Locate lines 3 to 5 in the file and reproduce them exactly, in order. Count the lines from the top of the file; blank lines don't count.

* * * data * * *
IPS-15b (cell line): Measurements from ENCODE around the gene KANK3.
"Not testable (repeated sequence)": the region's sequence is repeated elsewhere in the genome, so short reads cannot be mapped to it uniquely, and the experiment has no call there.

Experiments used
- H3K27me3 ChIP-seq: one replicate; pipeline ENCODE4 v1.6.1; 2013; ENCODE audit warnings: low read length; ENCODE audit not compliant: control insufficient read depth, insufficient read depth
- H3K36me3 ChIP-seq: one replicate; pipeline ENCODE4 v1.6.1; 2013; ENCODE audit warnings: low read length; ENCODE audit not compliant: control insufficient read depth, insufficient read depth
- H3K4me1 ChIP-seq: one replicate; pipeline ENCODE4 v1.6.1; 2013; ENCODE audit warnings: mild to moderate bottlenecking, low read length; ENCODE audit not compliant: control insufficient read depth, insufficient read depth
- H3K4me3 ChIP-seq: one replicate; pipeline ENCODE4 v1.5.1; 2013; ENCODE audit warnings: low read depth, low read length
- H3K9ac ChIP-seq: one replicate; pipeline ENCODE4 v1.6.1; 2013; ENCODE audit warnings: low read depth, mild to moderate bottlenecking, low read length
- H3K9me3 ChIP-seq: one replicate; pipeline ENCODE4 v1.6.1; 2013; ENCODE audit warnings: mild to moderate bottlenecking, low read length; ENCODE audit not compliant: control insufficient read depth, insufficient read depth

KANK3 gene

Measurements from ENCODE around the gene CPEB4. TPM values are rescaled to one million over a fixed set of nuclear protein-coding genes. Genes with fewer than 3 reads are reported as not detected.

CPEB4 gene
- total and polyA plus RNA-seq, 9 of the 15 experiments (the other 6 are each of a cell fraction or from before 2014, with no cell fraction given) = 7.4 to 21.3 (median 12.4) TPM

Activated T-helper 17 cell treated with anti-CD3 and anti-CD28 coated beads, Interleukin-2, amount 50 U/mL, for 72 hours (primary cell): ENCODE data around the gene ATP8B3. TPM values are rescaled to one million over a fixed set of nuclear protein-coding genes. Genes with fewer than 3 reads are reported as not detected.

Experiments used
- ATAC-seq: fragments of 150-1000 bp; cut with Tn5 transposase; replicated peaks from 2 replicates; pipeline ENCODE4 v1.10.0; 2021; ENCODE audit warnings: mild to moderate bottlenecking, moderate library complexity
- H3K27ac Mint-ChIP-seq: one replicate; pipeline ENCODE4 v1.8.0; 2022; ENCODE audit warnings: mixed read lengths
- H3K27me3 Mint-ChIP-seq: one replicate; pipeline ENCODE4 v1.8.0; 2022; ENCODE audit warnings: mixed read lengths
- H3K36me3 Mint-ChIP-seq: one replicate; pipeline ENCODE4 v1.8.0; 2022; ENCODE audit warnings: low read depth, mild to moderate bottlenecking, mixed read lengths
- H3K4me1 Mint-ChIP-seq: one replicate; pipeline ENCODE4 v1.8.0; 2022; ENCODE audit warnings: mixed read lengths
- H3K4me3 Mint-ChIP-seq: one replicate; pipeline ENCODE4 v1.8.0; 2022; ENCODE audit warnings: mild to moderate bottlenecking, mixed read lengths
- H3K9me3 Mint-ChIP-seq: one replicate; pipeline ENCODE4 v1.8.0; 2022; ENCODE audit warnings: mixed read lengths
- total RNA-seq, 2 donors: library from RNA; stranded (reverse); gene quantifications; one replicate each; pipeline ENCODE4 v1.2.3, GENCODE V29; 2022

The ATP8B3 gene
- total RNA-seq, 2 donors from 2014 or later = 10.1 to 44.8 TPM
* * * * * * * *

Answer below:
Experiments used
- H3K27me3 ChIP-seq: one replicate; pipeline ENCODE4 v1.6.1; 2013; ENCODE audit warnings: low read length; ENCODE audit not compliant: control insufficient read depth, insufficient read depth
- H3K36me3 ChIP-seq: one replicate; pipeline ENCODE4 v1.6.1; 2013; ENCODE audit warnings: low read length; ENCODE audit not compliant: control insufficient read depth, insufficient read depth